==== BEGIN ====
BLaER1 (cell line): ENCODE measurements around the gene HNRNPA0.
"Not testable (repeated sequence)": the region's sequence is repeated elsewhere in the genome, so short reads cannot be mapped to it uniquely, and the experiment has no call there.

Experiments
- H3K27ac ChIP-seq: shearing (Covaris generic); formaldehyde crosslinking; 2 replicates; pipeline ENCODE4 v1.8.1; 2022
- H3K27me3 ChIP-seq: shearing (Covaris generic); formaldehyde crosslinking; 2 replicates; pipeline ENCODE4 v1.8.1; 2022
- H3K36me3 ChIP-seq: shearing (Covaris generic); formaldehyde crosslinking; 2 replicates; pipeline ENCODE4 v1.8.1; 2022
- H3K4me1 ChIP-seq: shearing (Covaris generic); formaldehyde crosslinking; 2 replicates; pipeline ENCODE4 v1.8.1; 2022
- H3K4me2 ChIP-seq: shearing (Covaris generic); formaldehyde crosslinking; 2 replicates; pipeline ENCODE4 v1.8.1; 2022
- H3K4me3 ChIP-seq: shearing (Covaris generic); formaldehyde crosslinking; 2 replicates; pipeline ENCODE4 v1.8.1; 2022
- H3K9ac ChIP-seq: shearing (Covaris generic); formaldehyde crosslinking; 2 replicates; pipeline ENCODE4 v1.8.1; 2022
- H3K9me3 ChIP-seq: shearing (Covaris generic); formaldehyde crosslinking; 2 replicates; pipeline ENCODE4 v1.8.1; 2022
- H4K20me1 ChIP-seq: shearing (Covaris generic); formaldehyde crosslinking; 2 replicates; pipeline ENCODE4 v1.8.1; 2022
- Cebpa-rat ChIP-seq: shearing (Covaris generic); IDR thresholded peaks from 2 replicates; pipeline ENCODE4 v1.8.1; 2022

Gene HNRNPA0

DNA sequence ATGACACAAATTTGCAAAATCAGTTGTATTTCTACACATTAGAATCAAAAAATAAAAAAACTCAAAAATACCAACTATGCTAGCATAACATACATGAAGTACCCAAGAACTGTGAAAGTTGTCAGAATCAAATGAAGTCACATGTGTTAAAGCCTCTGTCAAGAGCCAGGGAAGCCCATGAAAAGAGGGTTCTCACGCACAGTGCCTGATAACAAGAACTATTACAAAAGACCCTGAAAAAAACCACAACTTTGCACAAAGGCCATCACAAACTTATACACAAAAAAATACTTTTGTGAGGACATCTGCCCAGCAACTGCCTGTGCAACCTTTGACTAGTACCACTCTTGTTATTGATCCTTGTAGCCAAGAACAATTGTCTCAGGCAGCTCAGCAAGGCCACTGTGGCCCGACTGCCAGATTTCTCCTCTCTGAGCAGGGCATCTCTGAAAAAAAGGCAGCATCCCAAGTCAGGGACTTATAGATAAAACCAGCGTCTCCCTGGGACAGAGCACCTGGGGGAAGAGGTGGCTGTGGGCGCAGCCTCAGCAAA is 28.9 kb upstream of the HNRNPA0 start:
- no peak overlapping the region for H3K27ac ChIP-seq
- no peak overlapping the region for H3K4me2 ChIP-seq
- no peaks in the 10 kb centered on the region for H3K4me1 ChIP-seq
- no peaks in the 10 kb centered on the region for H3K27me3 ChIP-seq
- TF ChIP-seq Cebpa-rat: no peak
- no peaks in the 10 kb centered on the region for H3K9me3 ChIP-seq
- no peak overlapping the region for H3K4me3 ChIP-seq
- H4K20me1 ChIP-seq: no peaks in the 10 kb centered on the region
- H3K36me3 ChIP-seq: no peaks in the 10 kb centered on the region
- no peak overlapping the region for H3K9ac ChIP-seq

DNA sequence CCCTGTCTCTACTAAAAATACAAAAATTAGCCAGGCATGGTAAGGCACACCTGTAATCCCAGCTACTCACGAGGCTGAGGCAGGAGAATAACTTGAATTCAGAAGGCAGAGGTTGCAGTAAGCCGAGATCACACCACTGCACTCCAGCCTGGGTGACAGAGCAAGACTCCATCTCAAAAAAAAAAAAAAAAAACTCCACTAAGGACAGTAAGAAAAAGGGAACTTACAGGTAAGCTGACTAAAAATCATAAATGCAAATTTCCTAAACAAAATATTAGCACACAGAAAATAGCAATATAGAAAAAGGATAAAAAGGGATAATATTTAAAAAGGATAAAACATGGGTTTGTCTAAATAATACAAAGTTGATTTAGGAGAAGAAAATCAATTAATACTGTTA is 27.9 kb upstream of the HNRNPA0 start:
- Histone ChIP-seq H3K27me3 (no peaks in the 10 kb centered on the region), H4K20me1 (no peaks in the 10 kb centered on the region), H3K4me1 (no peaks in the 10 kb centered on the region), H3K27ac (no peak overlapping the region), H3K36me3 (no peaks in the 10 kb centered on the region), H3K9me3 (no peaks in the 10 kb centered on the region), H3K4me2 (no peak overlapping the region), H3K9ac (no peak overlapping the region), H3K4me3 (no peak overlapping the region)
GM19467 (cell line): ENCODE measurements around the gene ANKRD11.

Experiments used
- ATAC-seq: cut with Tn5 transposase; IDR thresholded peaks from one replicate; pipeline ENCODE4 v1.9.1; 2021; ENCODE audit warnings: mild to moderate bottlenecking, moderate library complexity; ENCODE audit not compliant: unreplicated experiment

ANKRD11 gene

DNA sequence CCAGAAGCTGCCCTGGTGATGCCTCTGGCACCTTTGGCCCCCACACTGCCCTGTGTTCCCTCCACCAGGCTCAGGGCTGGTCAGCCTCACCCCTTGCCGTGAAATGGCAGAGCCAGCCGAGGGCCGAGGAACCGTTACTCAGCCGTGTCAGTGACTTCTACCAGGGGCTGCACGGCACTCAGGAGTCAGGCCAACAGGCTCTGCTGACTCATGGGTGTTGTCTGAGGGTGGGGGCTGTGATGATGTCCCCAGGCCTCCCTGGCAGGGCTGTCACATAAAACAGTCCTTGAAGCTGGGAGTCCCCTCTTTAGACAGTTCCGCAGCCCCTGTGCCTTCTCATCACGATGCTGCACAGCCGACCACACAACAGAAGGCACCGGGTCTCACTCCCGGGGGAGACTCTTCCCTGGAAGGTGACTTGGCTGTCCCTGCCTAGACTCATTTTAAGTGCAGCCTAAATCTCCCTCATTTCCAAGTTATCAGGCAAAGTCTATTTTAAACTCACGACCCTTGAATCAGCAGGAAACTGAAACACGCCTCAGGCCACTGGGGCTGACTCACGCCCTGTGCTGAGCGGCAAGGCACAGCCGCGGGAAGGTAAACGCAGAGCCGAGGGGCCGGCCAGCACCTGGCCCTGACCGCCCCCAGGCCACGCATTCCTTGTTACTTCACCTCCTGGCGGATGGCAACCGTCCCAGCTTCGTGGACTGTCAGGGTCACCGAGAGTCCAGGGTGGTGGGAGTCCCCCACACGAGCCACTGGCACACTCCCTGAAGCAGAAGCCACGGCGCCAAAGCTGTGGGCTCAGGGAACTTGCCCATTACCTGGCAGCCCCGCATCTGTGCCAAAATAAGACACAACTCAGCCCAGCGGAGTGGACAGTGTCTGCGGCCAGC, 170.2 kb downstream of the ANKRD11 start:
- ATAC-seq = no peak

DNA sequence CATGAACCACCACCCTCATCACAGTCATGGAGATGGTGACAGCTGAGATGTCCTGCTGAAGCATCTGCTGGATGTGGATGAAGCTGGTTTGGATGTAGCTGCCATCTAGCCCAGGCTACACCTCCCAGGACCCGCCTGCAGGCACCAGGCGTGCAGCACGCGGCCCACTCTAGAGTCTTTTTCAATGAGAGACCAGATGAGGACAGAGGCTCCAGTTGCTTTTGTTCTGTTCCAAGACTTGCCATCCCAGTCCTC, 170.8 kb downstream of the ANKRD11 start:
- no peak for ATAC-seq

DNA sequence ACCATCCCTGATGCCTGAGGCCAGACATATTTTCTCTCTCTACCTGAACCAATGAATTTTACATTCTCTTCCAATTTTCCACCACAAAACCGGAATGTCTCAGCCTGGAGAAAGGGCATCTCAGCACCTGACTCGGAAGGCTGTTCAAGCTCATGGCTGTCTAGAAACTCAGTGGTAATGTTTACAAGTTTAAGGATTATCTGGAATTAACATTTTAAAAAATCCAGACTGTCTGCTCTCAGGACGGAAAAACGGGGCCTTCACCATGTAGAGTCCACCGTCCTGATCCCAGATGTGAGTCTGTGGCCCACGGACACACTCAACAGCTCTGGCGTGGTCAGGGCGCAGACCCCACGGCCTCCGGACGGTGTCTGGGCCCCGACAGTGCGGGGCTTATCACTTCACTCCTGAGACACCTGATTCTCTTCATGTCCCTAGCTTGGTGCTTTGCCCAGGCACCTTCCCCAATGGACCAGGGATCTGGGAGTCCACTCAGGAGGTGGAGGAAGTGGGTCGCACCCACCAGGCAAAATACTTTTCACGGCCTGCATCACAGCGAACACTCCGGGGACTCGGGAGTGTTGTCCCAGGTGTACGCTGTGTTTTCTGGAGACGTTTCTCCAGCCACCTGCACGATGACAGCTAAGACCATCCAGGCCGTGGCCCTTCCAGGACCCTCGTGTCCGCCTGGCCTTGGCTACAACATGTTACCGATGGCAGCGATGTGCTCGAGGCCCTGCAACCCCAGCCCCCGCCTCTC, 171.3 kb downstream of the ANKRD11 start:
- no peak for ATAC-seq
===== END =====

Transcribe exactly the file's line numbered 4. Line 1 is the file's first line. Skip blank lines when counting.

- H3K27ac ChIP-seq: shearing (Covaris generic); formaldehyde crosslinking; 2 replicates; pipeline ENCODE4 v1.8.1; 2022